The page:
As usual for the Amateur Radio & American Red Cross (ARC) answers are illusive, guidance incomplete and, well…. “unclear” – from the ARRL Website:
American Red Cross Clarifies Amateur Radio Policy
On September 3, the American Red Cross released a statement to clarify their policy as it concerns Amateur Radio operators. The letter below from American Red Cross Disaster Service Technology Manager Keith Robertory, KG4UIR, is presented in its entirety:
There has recently been some posting on amateur radio discussion groups on the Internet that is carrying false or misleading information. The Red Cross does not have a policy against amateur radio participating in passing health and welfare messages. In fact, we recognize the importance of amateur radio in being a vital method for people to get registered.
The American Red Cross welcomes the support of Amateur Radio Operators in connecting friends and family members together through our health and welfare programs. The grassroots, independent nature of Amateur Radio Operators in communities around the country make them well suited for this task.
General welfare messages are processed through the Red Cross Safe and Well web site. This site allows people to register their status which can be checked by friends and family who search by your name, address or phone number. A quick look at the website disastersafe.redcross.org will show how both the registration process and search are done.
As few as two hams can setup an effective registration process. A ham located in the disaster zone can use any mode to transmit the basic Safe and Well registration information to another ham located outside the disaster who would enter the information on the web site. This quick ad-hoc setup doesn‘t rely on any affiliations and can be established by a call out to another ham who can help.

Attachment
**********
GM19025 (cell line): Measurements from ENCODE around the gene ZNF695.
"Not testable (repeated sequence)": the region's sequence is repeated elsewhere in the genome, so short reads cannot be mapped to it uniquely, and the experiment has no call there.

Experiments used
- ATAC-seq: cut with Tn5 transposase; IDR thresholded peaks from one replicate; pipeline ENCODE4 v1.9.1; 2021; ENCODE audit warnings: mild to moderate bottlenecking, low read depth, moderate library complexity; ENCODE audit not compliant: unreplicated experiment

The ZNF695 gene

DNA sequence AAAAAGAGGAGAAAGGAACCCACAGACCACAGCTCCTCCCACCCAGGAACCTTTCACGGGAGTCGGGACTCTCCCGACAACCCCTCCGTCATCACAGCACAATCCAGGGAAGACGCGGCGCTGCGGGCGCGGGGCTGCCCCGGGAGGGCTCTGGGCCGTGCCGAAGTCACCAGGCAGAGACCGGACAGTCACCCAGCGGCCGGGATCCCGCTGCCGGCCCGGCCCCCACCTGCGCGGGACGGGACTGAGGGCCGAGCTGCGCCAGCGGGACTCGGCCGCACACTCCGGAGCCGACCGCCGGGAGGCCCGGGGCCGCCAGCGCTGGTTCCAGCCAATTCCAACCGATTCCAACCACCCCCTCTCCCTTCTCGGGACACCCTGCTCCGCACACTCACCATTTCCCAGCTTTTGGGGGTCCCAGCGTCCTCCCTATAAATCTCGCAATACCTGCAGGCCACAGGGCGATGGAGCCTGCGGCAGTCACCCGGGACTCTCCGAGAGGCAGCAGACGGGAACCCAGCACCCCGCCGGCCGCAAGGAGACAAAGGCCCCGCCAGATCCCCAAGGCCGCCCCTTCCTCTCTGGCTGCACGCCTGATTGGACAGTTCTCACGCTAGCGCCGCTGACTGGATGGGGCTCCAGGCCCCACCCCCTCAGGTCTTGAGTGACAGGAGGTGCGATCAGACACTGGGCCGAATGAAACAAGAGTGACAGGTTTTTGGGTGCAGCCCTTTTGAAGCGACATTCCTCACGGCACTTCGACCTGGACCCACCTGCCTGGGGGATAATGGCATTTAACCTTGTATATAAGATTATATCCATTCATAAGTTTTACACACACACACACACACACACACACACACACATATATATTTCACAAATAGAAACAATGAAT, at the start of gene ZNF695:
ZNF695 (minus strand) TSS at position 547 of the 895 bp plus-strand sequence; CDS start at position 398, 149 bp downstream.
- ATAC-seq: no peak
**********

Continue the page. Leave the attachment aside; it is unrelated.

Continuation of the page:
The Red Cross also processes welfare inquiry messages that contain specific medical information. These contain more sensitive and personally identifiable information at the same time that the Red Cross keeps confidential to respect client privacy. We are researching if and how these messages can be passed across open frequencies, and what federal restrictions (such as HIPPA) may be impact how this is done.
Disaster Service Technology Manager, American Red Cross
Apparently the ARC is struggling with HIPA (Health Information Privacy Act of 1999) HIPAA (Health Insurance Portability and Accountability Act of 1996) and the communications requirements of Amateur Radio limiting encryption for secrecy.
It would seem this is fairly easy to resolve, Amateur Radio is bound by a current version of “Part 97” that does not allow for encryption of the type & for the reasons that the Health Information Privacy Act (HIPA) Health Insurance Portability and Accountability Act (HIPAA) requires of the ARC.
Therefore HIPA HIPAA regulated information cannot be transfered by Amateur Radio’s techniques unless a release to do so is provided by the protected information’s owner.
Maybe I have this wrong, but it sure seems simple enough.